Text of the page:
"Net-Zero by 2050" has become a slogan, if not a mantra to be achieved. Yet, I have not been able to produce any realistic scenario that achieves net-zero by the end of the century, even though flattening the temperature rise to 2.0 degrees C is attainable, per En-ROADS, with a multi-pronged climate mitigation strategy. Indeed, only by maxing out most of the primary action variables does the model yield to a net-zero condition, and this only occurs around 2080.
Could some individual countries get there? Perhaps, but at what economic cost? It seems to me that we need to re-state our aspirations in temperature measurement terms. Isn't this the real measure of our planet's health? If we set a goal of allowing the temperature to rise to no more than 1.5 degrees C by 2040, and implement realistic policies to get us there, then the model suggests that we will have a good shot at keeping the ultimate rise to below 2 degrees.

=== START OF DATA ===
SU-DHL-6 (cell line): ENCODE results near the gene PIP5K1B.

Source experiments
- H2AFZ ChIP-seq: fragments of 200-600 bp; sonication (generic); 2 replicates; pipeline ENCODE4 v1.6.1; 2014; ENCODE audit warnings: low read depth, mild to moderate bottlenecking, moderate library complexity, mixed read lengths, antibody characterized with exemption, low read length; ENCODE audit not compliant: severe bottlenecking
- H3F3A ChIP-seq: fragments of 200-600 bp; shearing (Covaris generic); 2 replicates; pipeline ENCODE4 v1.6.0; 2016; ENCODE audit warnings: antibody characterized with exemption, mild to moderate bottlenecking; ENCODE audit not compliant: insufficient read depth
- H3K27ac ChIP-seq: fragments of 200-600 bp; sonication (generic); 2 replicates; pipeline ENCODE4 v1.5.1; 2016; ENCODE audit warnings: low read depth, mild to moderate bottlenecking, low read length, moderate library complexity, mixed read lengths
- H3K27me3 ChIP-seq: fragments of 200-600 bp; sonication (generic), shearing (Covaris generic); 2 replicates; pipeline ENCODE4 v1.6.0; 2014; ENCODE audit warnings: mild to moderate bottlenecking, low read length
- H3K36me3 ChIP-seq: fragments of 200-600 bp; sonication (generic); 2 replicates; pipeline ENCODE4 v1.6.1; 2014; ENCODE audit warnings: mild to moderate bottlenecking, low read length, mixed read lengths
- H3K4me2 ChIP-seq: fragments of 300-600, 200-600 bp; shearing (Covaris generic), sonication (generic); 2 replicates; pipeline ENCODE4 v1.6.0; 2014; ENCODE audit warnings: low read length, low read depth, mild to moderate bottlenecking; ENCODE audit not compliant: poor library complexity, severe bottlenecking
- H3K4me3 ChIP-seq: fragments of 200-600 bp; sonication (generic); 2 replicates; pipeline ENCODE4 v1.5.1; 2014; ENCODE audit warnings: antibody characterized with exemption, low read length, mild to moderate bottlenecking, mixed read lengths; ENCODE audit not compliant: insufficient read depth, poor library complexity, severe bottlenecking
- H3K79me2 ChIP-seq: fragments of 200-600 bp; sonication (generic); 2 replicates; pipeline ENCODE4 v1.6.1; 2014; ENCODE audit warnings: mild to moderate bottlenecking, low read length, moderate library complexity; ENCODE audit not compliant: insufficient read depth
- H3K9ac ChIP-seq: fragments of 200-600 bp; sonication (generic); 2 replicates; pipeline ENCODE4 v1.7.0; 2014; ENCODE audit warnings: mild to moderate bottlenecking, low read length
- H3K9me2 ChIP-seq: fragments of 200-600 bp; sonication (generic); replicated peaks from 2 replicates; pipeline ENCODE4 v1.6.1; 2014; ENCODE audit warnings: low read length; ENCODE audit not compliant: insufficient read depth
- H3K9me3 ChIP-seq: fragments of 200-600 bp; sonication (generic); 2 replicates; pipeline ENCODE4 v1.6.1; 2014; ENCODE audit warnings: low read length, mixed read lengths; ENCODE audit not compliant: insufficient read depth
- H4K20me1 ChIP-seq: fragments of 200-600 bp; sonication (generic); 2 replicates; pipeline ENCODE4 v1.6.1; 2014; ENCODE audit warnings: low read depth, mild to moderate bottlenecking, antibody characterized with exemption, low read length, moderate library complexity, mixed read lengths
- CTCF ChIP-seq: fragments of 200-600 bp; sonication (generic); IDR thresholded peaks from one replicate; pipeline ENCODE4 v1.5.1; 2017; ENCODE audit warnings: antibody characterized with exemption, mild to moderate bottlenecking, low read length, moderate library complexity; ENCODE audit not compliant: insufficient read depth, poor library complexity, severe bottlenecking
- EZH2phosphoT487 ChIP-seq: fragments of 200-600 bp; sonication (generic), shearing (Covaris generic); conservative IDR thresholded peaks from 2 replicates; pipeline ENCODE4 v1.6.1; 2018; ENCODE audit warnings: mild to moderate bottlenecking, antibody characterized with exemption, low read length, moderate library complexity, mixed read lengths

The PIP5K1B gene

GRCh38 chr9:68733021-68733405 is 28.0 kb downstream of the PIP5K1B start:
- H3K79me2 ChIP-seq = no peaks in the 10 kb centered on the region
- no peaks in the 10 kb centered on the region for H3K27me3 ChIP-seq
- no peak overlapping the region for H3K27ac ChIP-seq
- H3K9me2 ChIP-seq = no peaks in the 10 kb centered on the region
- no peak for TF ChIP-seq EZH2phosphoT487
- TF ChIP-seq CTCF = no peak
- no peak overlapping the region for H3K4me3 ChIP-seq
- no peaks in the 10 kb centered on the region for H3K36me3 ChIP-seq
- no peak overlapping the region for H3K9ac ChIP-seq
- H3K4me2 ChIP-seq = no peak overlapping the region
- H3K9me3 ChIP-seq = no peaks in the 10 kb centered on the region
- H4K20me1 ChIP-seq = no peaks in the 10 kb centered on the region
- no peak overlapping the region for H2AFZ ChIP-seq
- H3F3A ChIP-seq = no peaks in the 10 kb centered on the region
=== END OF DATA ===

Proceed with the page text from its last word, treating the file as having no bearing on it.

As much as I would hope to achieve the "Net-Zero by 2050" target, my En-ROADS analysis leads me to conclude that this is (a) not realistic, and (b) could lead to over dependence and investment in un-proven technologies.
(here are links to 2 En-ROADS that depict the points above)
2.0 Degree scenario
GETTING TO A NET-ZERO WORLD BY 2075-2080 (WORLDWIDE!!)